By David Westley
Innovation may be important - but what is it and how can you do it? David Westley provides the tool kit.
Last week Arabian Business magazine published an intriguing column by Sam Palmisano, the CEO of IBM, about the rise of what he termed the global commons, and what everyone else calls globalisation and the flattening of the world.
Palmisono used his column to argue that companies need to become ever more innovative if they are to succeed; that just being low cost, or in a growing market would no longer be enough.
Unfortunately IBM's CEO was not so clear as to what exactly he meant by innovation - where, how, when, in what way? I don't know about you but when I read business books and columns what I like to do is look for the prescriptions I can use. Being made aware of a problem, but not the solution is a bit of a tease.
So I thought I would add a second part to Palmisano's column as to how companies can use the flat world to be innovative. These are my own thoughts - so don't blame Mr Palmisano.
As a company IBM deserves huge credit for seeing the opportunities of the flattening of the business world. Big Blue and open source may sound like oil and water, but the company made what can only be described a courageous and as it turned out genius move in marshalling its suits and software engineers behind Apache and Linux, in favour of its owns proprietary server systems.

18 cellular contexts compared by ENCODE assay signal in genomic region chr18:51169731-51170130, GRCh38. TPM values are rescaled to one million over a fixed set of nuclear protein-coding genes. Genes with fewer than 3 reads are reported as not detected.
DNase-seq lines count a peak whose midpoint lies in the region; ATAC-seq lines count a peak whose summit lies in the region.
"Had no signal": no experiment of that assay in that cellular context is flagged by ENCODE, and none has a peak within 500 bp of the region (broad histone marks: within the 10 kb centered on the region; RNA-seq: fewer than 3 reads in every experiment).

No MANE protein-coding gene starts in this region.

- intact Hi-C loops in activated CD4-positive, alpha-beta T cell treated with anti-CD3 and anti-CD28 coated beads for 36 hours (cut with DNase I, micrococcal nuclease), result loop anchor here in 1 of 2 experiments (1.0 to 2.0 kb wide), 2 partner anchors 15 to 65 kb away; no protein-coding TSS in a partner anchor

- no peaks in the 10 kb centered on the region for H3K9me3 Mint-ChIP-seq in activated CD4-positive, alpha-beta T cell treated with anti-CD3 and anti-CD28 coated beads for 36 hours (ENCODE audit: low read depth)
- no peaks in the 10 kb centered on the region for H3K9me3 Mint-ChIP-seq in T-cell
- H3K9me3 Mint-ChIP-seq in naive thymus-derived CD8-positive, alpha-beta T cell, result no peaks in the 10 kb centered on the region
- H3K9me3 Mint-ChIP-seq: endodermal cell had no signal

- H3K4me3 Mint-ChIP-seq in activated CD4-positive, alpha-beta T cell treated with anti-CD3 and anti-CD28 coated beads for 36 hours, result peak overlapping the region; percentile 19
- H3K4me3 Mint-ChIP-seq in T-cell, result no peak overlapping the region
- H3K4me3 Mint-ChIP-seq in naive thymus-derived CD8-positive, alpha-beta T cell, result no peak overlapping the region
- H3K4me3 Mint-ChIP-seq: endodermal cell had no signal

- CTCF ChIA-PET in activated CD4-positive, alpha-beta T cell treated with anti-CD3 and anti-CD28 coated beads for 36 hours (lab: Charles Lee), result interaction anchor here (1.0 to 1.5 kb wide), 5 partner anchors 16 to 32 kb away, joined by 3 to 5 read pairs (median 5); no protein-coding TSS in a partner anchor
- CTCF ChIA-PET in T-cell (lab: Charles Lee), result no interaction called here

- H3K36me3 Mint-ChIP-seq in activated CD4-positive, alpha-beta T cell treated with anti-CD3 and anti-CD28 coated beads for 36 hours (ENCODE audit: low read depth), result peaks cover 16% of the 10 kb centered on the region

IBM did not do this out of a sense of altruism. Every company would like to have a monopoly, and proprietary software that locks you in is essentially just that.
However, IBM realised early on that between Microsoft and growing grass roots support for open source, it may win a few battles, but the war was already over - and it was on the wrong side. It was better to focus its efforts on what it did best, and where it made most of its margins: providing solutions, services and support to the enterprise.
Essentially what IBM did was recognise the world had changed, and rather than fight it, it adapted to it and redrew the boundary of what the company was, and was not.
The just realeased Wikonomics by Don Tapscott and Anthony Williams goes into some detail as to how IBM did this - and is recommended reading for why IBM serves as an example to all companies faced with a rapidly changing market dynamic.
One of the anchors of the book was a paper published by Ronald H. Coase in 1937.
Coase was puzzled how economists could argue that Stalin was wrong to run the Soviet Union as one large company, when the most successful business leaders in the West at the time - Henry Ford and Alfred P. Sloan - were effectively in control of companies the size of countries.
According to traditional economics, the most efficient form of the economy is when a company deals with multiple suppliers who compete to provide the best price. However, the likes of Ford practiced vertical integration - owning the suppliers that fed its factories - and therefore locking out the benefits of competition.